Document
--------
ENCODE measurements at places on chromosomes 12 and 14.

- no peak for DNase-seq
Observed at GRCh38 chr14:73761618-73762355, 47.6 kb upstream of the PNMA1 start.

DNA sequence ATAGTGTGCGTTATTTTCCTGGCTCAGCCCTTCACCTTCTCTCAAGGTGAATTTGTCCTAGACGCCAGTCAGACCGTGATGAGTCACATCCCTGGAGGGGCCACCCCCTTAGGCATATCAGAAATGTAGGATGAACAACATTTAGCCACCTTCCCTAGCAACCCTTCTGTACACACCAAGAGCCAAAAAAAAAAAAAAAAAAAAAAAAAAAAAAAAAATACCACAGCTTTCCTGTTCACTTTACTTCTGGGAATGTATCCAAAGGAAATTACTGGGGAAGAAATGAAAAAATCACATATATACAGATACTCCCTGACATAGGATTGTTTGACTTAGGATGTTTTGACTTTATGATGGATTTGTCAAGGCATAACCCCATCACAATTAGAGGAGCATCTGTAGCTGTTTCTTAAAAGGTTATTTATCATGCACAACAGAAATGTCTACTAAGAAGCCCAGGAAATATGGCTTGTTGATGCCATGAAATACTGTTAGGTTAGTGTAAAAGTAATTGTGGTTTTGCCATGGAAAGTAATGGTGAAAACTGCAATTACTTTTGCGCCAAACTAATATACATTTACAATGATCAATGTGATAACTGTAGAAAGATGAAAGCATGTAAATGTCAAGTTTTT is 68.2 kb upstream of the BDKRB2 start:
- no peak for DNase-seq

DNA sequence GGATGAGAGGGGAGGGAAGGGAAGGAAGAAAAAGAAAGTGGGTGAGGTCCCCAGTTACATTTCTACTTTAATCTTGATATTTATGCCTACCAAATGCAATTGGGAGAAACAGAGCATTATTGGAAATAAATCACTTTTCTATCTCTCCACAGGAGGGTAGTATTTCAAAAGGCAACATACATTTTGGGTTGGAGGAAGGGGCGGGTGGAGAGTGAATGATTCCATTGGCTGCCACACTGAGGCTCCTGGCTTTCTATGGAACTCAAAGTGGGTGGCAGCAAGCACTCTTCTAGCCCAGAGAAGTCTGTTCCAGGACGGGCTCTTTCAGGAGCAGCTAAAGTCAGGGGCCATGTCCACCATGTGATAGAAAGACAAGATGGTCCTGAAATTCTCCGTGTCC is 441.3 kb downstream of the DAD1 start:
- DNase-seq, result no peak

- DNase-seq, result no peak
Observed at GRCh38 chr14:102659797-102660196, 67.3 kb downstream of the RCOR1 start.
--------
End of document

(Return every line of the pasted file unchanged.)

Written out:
ENCODE measurements at places on chromosomes 12 and 14.

- no peak for DNase-seq
Observed at GRCh38 chr14:73761618-73762355, 47.6 kb upstream of the PNMA1 start.

DNA sequence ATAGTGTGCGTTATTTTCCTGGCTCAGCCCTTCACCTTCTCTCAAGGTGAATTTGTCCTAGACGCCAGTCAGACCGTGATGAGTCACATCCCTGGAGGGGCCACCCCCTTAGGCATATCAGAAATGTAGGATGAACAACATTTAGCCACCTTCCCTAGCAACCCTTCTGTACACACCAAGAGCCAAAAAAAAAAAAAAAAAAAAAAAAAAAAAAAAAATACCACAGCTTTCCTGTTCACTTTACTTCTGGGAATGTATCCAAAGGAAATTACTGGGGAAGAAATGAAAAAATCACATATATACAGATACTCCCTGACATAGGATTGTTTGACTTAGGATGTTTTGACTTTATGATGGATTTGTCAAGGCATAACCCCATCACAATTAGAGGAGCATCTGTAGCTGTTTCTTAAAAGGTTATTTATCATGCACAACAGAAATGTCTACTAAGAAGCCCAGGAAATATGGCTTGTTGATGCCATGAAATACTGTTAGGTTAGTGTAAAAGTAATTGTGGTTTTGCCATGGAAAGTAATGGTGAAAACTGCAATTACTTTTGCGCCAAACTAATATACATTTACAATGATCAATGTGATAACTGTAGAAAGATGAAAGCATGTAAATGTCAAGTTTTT is 68.2 kb upstream of the BDKRB2 start:
- no peak for DNase-seq

DNA sequence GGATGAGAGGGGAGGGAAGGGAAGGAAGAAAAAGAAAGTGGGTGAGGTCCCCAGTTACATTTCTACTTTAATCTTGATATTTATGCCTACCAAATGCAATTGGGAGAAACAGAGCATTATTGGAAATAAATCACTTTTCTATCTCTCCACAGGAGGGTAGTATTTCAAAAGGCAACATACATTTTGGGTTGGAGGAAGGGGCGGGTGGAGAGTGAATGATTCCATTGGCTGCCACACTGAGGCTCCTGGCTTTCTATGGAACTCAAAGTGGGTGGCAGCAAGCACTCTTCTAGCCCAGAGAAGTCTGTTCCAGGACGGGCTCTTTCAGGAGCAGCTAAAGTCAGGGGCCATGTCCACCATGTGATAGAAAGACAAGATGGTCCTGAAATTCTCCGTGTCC is 441.3 kb downstream of the DAD1 start:
- DNase-seq, result no peak

- DNase-seq, result no peak
Observed at GRCh38 chr14:102659797-102660196, 67.3 kb downstream of the RCOR1 start.